On Philosophy

October 26, 2007

Evaluating Unknown Methods

Filed under: Epistemology — Peter @ 12:00 am

Suppose that there is a completely sealed black box that you cannot touch or interact with in any way except by looking at it. And further let us suppose that a method for determining facts about the contents of the box drops your lap, either a deductive one, that starts from the information you have access to and produces claims about the contents of the box, or a hypothetical one, that you feed claims about the contents of the box and which it proceeds to either validate or refute. Or suppose that you don’t know how addition works, that you don’t know even whether adding two numbers is supposed to produce the number that counting two collections of objects of those cardinalities as a single collection results in. And, similarly, a method is given to you for adding two numbers together. How, in these cases, are we to evaluate the methods that we happen to come across? Obviously if we already had another method for determining the same facts we could compare the two, either formally by proving in some way that they must produce the same results, or by simply comparing their results in a large number of cases. But that is not the situation we find ourselves in here, here we are really in the dark. And indeed the study of anything must find itself in this situation at some point, because there must be a first method (because the history of people using methods to uncover these facts doesn’t extend infinitely into the past). So at least some real people have found themselves in this situation. How did they extricate themselves from it?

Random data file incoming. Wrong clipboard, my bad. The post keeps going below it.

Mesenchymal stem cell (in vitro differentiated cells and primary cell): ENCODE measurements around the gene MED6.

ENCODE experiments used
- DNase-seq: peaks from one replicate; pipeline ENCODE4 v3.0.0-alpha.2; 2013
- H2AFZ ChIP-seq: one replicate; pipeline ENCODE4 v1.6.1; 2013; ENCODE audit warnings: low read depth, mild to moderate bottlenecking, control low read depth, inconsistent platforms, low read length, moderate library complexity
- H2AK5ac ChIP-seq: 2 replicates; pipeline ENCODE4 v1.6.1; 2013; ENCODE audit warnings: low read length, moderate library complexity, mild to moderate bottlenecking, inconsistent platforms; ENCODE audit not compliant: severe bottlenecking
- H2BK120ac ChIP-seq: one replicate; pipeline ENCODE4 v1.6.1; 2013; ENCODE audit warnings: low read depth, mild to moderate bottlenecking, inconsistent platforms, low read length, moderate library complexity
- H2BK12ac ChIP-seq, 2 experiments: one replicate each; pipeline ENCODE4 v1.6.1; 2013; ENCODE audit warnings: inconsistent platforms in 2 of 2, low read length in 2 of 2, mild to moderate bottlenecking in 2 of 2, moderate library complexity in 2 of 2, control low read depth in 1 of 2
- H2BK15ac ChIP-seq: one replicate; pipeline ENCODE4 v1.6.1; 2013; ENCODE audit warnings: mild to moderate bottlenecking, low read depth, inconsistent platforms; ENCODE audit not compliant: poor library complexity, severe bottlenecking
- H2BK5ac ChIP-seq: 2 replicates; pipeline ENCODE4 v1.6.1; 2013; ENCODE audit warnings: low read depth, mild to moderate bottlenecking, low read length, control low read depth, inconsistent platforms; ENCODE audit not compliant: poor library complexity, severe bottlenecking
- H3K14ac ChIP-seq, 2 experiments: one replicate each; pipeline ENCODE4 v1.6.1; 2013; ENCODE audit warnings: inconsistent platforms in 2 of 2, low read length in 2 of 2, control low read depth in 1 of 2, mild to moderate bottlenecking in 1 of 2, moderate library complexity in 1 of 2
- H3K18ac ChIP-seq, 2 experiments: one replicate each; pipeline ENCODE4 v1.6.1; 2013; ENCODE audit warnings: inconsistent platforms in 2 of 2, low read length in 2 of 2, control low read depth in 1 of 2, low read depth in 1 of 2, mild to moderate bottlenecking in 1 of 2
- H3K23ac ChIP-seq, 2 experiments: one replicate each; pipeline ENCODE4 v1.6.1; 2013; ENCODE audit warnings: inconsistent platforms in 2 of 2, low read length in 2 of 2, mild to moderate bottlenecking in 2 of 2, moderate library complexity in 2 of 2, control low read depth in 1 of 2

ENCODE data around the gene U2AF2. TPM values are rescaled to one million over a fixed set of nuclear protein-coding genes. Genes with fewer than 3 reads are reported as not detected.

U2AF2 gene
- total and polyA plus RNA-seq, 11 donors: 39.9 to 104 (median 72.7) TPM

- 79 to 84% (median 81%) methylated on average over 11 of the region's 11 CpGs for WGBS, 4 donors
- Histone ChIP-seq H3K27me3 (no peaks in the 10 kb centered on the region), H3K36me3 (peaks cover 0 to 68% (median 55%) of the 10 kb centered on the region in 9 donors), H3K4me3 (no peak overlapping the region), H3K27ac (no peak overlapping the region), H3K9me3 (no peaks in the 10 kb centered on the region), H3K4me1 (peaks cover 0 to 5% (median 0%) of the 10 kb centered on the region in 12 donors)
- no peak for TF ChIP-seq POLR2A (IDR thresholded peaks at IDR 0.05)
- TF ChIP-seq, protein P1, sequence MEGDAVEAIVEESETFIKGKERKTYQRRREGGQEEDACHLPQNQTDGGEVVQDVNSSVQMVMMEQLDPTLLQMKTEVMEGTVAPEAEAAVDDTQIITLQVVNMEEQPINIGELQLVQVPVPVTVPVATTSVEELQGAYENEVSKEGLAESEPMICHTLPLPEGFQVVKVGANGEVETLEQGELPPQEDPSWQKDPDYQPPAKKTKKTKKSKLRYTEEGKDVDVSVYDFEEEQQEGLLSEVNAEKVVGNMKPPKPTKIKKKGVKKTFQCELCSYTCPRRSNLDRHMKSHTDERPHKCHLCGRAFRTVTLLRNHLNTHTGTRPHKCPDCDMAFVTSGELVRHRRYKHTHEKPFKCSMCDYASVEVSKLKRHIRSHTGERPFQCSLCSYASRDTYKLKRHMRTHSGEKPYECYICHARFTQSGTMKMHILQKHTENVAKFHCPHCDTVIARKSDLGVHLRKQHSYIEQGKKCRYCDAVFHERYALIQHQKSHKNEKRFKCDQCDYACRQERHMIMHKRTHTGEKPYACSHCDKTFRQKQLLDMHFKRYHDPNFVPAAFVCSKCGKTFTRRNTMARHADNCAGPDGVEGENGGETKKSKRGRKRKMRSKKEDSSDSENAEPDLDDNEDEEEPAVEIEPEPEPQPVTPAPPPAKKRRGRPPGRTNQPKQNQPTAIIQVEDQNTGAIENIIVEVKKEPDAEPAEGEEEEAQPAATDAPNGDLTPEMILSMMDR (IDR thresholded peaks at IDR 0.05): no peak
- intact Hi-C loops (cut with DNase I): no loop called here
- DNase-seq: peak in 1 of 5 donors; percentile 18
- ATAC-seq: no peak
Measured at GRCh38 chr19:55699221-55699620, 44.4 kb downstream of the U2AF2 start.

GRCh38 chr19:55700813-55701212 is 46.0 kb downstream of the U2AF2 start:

Now just because we don’t have a method for determining the answers we are pursuing in the general case doesn’t rule out the possibility that we know some specific facts by other means. For example, we might know that there are only five objects in the box, or that 2+3=5. Obviously if the method fails to agree with any of these specific cases then we know that it is a flawed method, at least in some situations. And since we have no way of determining its accuracy in any of the innumerable other cases which we know nothing about this may motivate us to set it aside as a way of knowing the answers we are interested in. But still, even if does not contradict these specific cases, this does not mean that it is correct in all cases, or even most of the time, although it does lend at least some credibility to that possibility. The number of cases we know about in other ways is obviously finite (given our assumptions), and possibly quite small in number, or even nonexistent. However, this doesn’t exhaust the knowledge we may already have about the subject of our investigations. Besides knowing specific facts we may also know certain general properties or bounds. For example, given the fact that we can observe the box from the outside we know that there are limits as to the size and volume of whatever is within it. And when it comes to addition we may know that certain laws hold, such as the associative law. Knowing such general limits allows us to check every claim made by the method, determining whether it conforms to these properties. Still, even if the method doesn’t violate these properties this doesn’t ensure that it is correct either. It is fully possible for the method we are handed about the box to still be in error about its contents, just in ways that don’t violate the size constraints. Similarly, there are many mathematical operations that are associative, and so just because the method obeys this property doesn’t mean that it is doing addition.